Is your leadership talking about cybersecurity?
Securing and protecting your organization from the potential impact of a cyber attack needs to be a discussion that starts at the executive level. Whenever I ask a CEO or business leader about how they are protecting their business from a data breach or ransomware attack, I almost always get the response: “I don’t know, but I’m sure IT has it figured out.” The consequences of suffering a cyberattack are costly and so harmful that many businesses do not recover. Is this a responsibility that you want to leave solely with your IT team or 3rd party Managed Service Provider (MSP)?
3 things you need to know
There are three things every business executive needs to figure out before IT is engaged in building a cybersecurity program:
- What is our company’s risk tolerance? How much risk are you willing to take on to achieve your business goals?
- What is most important to our success? What data and services do you need for your business to be successful? What creates your competitive advantage?
- What impact would it have if you lost critical data or services? If you lost critical data or services for an extended period, how would that impact your business?
Dependence on technology creates risk
Companies have become heavily dependent on technology to operate their businesses, and with that comes risk. A cybersecurity program identifies these risks, ensures documentation in a risk register, and applies that appropriate treatment to Avoid, Reduce, Accept or Transfer the risk.
Not all risk is bad, and in many cases, it’s needed for the business to succeed. For example, a start-up will take on more risk to accelerate the growth of new business. In comparison, a medical clinic or hospital will be more risk-averse because any loss of data or system downtime can put lives in jeopardy.
Understanding your business risk tolerance and comparing it to the severity of identified risks will provide you with a starting point for your cybersecurity risk management program.
Developing a risk register
Your risk register should be as complete and comprehensive a list as possible. Using a framework like CIS Controls or NIST will help guide what to look for and which controls you need to cover. Your business may be subject to regulatory requirements that need to be considered, such as PCI, HIPPA or PIPEDA. Your list of risks will be longer than anyone can address. You will need to identify what is critical to the success of your business and set priorities. Some of the common concerns that keep CEOs up at night are:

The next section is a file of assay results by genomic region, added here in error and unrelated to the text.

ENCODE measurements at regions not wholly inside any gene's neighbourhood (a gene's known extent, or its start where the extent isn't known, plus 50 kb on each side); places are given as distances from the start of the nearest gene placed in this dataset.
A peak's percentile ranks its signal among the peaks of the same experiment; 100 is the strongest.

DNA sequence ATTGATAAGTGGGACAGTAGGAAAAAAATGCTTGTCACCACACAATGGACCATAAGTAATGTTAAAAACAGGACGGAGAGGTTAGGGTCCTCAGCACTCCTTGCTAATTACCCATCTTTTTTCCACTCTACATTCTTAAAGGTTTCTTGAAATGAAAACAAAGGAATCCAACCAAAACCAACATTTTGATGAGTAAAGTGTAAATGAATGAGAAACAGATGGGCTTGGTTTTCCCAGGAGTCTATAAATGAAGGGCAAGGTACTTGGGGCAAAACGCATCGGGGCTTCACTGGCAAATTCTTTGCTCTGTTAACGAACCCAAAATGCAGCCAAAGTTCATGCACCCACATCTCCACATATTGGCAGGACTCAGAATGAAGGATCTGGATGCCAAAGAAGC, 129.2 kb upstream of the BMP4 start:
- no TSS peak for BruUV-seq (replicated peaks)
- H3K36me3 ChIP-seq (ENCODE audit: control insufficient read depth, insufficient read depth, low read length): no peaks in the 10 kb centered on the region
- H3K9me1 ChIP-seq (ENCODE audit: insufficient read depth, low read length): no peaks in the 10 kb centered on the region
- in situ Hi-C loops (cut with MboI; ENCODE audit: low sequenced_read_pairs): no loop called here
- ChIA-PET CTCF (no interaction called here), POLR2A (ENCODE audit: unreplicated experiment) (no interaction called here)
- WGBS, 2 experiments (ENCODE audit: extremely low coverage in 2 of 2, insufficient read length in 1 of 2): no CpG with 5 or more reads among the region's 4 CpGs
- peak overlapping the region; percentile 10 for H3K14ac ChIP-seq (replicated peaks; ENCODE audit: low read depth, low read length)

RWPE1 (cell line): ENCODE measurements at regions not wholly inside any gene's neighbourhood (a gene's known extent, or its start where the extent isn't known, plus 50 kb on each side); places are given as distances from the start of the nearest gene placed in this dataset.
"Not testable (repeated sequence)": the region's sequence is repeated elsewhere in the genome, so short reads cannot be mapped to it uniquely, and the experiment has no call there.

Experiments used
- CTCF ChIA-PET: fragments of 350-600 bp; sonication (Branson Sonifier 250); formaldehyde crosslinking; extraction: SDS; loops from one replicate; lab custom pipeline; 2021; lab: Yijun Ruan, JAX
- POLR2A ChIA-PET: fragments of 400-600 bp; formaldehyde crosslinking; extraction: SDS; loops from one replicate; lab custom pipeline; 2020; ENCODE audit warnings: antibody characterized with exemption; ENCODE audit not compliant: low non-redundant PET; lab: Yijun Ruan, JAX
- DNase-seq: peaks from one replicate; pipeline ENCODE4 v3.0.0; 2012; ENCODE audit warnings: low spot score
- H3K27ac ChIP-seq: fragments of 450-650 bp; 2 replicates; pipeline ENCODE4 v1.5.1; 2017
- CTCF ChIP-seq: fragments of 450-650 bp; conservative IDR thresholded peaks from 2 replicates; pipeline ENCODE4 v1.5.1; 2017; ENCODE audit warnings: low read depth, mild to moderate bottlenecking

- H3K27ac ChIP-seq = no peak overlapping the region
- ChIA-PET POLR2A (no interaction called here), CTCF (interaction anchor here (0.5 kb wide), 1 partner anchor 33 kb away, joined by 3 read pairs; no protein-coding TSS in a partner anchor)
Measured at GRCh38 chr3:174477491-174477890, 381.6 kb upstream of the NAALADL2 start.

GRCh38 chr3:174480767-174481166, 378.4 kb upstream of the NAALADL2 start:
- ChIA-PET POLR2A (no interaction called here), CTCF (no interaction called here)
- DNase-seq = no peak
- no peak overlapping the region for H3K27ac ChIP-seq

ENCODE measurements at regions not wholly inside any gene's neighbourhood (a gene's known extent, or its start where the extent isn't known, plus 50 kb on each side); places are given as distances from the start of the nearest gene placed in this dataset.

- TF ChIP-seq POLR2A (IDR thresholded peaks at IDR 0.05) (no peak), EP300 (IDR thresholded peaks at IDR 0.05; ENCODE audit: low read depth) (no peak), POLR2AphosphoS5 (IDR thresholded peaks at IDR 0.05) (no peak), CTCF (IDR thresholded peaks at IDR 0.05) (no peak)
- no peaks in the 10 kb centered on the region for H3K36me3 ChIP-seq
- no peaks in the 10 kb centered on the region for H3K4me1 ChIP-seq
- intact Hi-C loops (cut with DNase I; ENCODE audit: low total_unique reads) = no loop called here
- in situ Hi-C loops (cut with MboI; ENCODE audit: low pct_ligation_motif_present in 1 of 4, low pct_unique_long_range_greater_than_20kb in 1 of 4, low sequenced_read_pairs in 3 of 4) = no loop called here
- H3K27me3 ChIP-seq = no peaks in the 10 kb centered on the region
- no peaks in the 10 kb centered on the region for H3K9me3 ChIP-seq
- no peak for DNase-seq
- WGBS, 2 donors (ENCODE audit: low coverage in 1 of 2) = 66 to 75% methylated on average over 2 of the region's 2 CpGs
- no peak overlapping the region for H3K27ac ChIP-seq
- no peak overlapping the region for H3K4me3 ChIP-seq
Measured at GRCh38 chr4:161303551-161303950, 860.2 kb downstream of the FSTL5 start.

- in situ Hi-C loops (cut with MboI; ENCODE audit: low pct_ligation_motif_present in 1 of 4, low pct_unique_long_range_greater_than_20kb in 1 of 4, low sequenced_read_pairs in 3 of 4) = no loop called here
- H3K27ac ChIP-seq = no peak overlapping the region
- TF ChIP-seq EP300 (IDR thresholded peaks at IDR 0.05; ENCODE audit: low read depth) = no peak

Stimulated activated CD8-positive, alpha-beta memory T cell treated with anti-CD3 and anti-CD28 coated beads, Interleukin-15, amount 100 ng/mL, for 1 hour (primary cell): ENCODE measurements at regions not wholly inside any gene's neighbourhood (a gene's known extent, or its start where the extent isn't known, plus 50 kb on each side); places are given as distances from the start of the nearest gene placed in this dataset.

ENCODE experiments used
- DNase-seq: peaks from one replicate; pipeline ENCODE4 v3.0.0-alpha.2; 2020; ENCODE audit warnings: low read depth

- Business disruption
- Data breach
- Time to recovery (downtime)
- Loss of value-chain confidence
- Damage to brand /reputation
- Fraud prevention
- Access management
- Work from home (security/productivity)
- Regulatory compliance
Lowering your risk
You should only start discussing potential ways of mitigating risk once you have:
- Profiled your business risk
- Documented a list of risks
- Established a prioritized list of critical business services
At this point an IT, MSP or an outside security consultant can identify technology that will address your risks. Your IT resources will play an invaluable role in helping to control your cyber-related risks and protecting your business-critical data and services.
The most common mistake CEOs and business executives make when it comes to cybersecurity is handing off responsibility to their IT team or MSP without setting clear expectations and deliverables. A breach or ransomware attack can be one of the most impactful events your business will ever encounter. Cybersecurity needs to be handled by experts who understand your business, the regulatory environment in which you operate and who will deal with the consequences when it happens.
Lighthouse Systems guides leadership teams step-by-step so that businesses are prepared, data is secure and there’s a continuity plan in place. Our beacon gives back control over cybercrime. Call or email us today to request a consultation.
- Forbes – Is your boardroom your weakest cybersecurity link
- Herjavec Group – Cybersecurity CEO: When Your Company Gets Hacked, Will You Be Prepared?
- Chief Executive – The CEO’s Role In Preventing A Cyber Crisis
- Secude – Cyber Security Transformation requires a Cyber Committed CEO
- Harvard Business Review – Does your board really understand your cyber risks